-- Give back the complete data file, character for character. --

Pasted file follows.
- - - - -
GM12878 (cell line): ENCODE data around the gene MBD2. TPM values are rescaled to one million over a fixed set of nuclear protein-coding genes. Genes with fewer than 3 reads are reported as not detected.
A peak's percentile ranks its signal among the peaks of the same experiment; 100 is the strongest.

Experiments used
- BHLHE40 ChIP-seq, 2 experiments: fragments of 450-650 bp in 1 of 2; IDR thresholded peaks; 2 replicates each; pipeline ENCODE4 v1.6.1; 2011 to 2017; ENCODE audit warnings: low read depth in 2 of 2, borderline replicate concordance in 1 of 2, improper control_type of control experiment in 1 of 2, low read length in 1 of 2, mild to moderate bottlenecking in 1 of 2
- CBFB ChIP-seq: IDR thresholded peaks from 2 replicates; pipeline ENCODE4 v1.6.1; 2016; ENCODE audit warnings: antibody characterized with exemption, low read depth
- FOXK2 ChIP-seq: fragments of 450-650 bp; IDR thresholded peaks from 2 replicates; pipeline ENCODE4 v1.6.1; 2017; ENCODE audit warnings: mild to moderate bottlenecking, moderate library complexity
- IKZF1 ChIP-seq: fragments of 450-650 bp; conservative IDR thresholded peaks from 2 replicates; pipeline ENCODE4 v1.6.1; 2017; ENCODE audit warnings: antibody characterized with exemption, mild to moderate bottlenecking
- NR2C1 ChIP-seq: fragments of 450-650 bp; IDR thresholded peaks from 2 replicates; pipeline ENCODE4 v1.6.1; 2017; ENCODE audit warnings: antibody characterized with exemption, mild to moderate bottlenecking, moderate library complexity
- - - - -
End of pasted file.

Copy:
GM12878 (cell line): ENCODE data around the gene MBD2. TPM values are rescaled to one million over a fixed set of nuclear protein-coding genes. Genes with fewer than 3 reads are reported as not detected.
A peak's percentile ranks its signal among the peaks of the same experiment; 100 is the strongest.

Experiments used
- BHLHE40 ChIP-seq, 2 experiments: fragments of 450-650 bp in 1 of 2; IDR thresholded peaks; 2 replicates each; pipeline ENCODE4 v1.6.1; 2011 to 2017; ENCODE audit warnings: low read depth in 2 of 2, borderline replicate concordance in 1 of 2, improper control_type of control experiment in 1 of 2, low read length in 1 of 2, mild to moderate bottlenecking in 1 of 2
- CBFB ChIP-seq: IDR thresholded peaks from 2 replicates; pipeline ENCODE4 v1.6.1; 2016; ENCODE audit warnings: antibody characterized with exemption, low read depth
- FOXK2 ChIP-seq: fragments of 450-650 bp; IDR thresholded peaks from 2 replicates; pipeline ENCODE4 v1.6.1; 2017; ENCODE audit warnings: mild to moderate bottlenecking, moderate library complexity
- IKZF1 ChIP-seq: fragments of 450-650 bp; conservative IDR thresholded peaks from 2 replicates; pipeline ENCODE4 v1.6.1; 2017; ENCODE audit warnings: antibody characterized with exemption, mild to moderate bottlenecking
- NR2C1 ChIP-seq: fragments of 450-650 bp; IDR thresholded peaks from 2 replicates; pipeline ENCODE4 v1.6.1; 2017; ENCODE audit warnings: antibody characterized with exemption, mild to moderate bottlenecking, moderate library complexity